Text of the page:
After the district court granted Local 7's request for summary judgment on all claims, we reversed in part. See ASE I, 536 F.3d at 76-85. We agreed that the plaintiffs' state claims were preempted, but remanded the surviving federal labor and antitrust claims for further proceedings. The district court set the plaintiffs' LMRA claims for trial and reserved the antitrust claims to be addressed after several of the factual disputes underlying both claims had been resolved by the jury.
At trial on the LMRA claims, the court limited the plaintiffs to presenting evidence about union conduct relating to four particular construction projects: two, referred to as Cardi's Furniture and Archstone Apartments, involved plaintiff Ajax; the other two projects, Fox 25 and Brickworks, involved plaintiff DFM. The jury found for the plaintiffs on each of the four projects, awarding Ajax $211,956.00 in damages and awarding DFM $78,757.60. The district court denied Local 7's motion for judgment as a matter of law or a new trial, see Fed.R.Civ.P. 50(b), 59, which challenged the sufficiency of the evidence supporting liability and the damages calculations.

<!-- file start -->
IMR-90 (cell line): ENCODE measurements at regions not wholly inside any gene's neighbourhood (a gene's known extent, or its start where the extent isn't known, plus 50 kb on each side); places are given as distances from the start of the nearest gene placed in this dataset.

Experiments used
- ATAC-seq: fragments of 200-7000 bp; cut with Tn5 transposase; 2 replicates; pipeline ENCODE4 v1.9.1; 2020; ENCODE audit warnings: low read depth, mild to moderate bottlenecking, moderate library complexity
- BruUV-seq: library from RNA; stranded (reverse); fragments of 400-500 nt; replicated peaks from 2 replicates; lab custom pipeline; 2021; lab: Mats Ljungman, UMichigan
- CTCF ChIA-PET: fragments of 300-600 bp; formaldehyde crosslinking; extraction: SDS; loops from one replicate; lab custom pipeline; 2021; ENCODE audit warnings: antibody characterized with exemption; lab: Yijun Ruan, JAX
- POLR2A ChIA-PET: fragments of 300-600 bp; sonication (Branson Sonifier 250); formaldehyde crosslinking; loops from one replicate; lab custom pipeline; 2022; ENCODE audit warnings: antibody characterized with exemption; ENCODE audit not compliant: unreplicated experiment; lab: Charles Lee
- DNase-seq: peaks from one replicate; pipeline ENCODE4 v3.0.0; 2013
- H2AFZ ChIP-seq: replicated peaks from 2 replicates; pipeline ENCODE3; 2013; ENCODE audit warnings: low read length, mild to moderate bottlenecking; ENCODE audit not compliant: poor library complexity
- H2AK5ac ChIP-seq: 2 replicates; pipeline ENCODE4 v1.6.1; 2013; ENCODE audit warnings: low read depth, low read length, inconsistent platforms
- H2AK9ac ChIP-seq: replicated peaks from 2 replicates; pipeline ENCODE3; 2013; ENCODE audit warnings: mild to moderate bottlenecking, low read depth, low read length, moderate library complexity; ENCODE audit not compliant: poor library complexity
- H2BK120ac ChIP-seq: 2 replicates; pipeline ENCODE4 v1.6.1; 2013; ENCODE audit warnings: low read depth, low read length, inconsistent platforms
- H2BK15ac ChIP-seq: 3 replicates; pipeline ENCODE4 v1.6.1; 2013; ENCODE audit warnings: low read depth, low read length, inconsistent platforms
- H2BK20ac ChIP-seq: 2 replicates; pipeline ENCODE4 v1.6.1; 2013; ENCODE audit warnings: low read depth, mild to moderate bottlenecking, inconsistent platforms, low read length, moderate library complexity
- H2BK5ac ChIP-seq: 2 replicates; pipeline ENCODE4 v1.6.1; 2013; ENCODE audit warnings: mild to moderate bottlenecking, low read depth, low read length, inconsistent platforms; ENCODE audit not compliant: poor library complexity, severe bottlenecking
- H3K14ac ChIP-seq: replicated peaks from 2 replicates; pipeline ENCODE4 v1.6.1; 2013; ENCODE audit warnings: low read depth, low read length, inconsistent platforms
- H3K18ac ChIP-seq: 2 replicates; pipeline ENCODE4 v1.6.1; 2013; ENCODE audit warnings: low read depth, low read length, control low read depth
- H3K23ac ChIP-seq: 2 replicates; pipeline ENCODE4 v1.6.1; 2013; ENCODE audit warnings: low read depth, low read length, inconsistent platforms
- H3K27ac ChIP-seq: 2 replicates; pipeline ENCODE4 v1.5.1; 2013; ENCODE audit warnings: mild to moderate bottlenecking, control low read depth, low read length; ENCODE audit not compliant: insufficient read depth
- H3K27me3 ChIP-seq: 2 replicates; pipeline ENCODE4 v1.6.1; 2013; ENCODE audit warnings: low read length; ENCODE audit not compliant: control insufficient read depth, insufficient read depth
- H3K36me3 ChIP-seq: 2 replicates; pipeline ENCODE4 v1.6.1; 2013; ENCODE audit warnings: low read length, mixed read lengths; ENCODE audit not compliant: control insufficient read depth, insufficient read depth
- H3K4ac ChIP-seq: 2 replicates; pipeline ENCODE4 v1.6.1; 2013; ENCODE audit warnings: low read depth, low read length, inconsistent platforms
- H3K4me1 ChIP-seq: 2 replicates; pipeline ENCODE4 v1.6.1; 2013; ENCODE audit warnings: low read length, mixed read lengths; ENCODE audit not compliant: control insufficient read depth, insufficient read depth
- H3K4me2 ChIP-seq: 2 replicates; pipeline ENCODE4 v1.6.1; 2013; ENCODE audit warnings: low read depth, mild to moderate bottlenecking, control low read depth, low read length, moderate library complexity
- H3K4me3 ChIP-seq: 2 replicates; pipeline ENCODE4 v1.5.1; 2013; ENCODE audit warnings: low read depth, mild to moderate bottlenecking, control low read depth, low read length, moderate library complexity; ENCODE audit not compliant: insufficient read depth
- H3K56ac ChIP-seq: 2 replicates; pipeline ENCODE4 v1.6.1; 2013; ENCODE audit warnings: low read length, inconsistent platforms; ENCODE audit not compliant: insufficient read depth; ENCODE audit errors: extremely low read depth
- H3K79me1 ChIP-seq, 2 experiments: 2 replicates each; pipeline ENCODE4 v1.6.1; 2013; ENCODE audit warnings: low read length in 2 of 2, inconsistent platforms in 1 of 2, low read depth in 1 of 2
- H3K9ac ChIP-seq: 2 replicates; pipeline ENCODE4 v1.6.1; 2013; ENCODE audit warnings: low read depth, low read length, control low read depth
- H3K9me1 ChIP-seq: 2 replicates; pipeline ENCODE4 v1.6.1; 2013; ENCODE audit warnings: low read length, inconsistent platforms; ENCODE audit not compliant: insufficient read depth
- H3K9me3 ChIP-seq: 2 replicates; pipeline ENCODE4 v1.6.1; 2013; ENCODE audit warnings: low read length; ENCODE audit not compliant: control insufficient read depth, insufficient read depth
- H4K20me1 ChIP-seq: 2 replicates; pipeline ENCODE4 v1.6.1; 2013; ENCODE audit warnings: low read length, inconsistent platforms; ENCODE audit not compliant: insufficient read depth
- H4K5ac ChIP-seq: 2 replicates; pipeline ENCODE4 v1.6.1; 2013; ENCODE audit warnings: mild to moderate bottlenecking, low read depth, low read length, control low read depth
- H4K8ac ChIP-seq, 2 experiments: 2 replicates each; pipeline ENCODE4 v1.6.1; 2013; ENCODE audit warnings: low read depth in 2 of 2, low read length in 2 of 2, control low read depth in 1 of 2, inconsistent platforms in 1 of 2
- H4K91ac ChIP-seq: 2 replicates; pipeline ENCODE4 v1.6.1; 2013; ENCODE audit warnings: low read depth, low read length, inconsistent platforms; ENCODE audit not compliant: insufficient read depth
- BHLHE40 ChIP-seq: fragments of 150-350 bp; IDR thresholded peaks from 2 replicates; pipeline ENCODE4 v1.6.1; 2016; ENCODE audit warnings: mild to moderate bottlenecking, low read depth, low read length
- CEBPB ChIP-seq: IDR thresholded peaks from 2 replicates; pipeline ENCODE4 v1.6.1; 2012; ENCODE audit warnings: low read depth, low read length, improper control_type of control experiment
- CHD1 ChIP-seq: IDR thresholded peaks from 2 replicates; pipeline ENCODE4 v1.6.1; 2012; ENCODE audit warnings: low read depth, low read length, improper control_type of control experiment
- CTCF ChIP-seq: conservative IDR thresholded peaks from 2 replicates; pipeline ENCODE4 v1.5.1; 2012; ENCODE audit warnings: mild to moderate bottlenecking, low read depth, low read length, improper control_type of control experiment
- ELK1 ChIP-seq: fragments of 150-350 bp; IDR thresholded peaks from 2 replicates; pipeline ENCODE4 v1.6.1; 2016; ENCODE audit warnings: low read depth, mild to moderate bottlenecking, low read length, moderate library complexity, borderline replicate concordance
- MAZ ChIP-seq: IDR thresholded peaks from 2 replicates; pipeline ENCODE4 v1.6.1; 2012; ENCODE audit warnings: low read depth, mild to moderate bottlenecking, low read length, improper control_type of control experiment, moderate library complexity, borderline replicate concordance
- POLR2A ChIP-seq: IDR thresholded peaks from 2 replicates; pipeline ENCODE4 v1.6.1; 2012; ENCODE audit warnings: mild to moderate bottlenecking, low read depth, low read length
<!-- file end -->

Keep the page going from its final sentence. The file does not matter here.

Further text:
Following the jury verdict, the district court relied on the evidence presented at trial in its subsequent consideration of the antitrust issues, as the plaintiffs had represented earlier in the litigation that identical evidence undergirded both the LMRA claims and the antitrust claims. Ultimately, the court entered judgment on the Sherman Act claims in favor of Local 7, concluding that the plaintiffs' evidence failed to give rise to antitrust liability as a matter of law. See Am. Steel Erectors, Inc. v. Local Union No. 7, Int'l Ass'n of Bridge, Structural, Ornamental & Reinforcing Iron Workers (" ASE II" ), 932 F.Supp.2d 240, 252 (D. Mass. 2013).